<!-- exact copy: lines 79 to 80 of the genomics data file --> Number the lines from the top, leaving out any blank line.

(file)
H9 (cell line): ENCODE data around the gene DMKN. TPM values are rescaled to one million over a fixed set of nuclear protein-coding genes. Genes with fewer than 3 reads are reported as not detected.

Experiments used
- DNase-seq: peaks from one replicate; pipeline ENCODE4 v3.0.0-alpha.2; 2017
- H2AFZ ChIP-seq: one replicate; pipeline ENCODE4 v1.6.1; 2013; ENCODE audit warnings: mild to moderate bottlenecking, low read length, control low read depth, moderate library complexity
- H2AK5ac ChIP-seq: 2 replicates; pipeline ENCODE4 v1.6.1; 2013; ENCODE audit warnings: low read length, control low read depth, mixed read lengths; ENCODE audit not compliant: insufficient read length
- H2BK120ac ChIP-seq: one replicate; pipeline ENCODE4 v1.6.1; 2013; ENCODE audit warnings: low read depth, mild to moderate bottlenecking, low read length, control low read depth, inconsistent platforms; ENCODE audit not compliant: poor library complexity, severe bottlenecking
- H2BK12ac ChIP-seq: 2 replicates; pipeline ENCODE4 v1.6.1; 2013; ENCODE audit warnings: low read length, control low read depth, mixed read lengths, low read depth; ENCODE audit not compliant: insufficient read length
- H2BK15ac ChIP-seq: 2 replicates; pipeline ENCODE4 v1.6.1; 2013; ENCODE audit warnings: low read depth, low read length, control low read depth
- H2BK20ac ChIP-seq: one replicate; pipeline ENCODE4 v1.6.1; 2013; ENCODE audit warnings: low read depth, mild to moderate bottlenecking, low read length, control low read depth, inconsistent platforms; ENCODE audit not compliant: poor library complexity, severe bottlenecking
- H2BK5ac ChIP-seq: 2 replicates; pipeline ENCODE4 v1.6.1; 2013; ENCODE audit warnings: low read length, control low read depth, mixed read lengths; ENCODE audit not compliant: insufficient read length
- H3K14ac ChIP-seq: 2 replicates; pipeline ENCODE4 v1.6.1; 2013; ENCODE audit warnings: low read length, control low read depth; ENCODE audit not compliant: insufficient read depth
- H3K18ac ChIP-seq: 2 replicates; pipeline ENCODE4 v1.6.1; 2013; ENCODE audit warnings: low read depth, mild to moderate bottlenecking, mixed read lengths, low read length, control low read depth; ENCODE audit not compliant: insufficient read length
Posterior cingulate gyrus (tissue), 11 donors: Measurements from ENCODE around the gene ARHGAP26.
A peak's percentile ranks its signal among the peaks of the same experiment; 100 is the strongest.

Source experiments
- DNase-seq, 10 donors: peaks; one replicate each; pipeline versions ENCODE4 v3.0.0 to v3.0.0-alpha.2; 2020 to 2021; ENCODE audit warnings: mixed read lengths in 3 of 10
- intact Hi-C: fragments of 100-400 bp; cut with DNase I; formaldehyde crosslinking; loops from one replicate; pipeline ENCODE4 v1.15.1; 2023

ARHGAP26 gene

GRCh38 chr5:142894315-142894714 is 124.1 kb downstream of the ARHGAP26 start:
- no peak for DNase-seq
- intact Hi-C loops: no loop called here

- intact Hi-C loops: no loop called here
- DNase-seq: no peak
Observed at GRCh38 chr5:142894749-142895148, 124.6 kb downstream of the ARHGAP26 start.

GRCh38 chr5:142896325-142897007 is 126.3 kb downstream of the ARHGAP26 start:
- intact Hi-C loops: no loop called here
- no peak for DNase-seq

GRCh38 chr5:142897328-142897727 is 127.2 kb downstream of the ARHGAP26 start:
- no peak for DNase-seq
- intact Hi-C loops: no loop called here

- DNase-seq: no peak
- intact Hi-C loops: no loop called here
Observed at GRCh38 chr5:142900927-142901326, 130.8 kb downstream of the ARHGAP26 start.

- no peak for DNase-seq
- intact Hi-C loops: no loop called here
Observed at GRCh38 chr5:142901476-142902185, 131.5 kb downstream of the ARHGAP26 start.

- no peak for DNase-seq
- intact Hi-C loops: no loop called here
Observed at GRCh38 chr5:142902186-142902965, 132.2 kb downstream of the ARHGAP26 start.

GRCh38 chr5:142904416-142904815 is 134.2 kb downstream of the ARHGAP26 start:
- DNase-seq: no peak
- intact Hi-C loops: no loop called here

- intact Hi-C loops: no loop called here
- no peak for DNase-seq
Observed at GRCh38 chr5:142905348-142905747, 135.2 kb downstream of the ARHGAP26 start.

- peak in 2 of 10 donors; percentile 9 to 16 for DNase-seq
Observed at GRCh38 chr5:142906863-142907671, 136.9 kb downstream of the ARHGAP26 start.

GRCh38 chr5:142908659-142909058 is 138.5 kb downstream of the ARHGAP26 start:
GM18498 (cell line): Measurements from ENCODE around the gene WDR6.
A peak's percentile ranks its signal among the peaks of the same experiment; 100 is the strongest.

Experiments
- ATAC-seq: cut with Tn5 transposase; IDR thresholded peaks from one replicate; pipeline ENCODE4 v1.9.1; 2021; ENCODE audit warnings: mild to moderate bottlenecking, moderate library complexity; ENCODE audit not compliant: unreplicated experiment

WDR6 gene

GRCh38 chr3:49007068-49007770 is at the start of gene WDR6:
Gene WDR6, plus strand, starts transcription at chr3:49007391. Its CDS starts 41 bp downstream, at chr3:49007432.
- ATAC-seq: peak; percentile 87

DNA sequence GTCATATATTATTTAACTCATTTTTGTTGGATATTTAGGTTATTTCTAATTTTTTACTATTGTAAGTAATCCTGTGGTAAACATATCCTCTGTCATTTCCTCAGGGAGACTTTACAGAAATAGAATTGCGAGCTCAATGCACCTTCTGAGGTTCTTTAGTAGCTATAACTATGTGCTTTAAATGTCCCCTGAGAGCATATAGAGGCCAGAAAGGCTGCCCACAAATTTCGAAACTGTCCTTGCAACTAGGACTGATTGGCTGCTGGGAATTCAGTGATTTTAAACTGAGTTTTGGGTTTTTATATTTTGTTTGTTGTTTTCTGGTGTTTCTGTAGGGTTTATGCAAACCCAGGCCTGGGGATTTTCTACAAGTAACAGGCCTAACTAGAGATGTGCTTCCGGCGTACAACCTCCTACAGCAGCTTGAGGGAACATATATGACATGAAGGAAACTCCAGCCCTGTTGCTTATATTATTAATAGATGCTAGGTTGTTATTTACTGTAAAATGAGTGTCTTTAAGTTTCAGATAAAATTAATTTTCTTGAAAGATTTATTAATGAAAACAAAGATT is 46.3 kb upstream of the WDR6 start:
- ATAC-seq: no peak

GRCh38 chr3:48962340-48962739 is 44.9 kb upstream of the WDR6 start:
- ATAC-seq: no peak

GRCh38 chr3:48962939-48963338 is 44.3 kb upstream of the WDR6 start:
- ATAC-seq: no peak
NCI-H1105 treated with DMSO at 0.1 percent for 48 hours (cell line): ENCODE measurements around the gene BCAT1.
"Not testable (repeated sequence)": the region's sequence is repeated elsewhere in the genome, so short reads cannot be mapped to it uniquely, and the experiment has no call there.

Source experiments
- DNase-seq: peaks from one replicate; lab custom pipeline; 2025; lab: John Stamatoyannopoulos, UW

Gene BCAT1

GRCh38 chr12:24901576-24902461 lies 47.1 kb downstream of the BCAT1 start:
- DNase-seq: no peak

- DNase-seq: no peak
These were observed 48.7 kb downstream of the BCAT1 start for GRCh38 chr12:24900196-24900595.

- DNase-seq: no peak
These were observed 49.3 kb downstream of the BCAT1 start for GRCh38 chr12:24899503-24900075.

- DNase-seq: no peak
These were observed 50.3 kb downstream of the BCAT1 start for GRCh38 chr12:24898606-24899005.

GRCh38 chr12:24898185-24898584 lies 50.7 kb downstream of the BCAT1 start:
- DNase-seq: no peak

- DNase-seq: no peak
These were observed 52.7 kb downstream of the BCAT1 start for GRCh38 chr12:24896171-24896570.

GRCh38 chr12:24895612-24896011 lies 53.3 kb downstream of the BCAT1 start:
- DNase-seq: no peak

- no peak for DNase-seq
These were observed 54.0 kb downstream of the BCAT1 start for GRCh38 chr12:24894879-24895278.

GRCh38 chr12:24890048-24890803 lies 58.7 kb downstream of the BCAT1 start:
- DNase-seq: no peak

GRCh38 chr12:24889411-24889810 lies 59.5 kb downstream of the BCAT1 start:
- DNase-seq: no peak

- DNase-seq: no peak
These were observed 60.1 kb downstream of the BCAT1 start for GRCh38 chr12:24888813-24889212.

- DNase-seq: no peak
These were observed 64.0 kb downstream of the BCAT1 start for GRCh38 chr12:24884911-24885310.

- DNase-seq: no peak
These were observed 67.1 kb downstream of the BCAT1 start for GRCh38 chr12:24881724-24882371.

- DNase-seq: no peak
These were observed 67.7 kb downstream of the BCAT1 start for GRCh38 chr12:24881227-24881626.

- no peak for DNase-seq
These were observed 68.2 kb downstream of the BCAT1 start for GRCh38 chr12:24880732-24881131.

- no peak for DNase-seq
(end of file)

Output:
These were observed 52.7 kb downstream of the BCAT1 start for GRCh38 chr12:24896171-24896570.

GRCh38 chr12:24895612-24896011 lies 53.3 kb downstream of the BCAT1 start: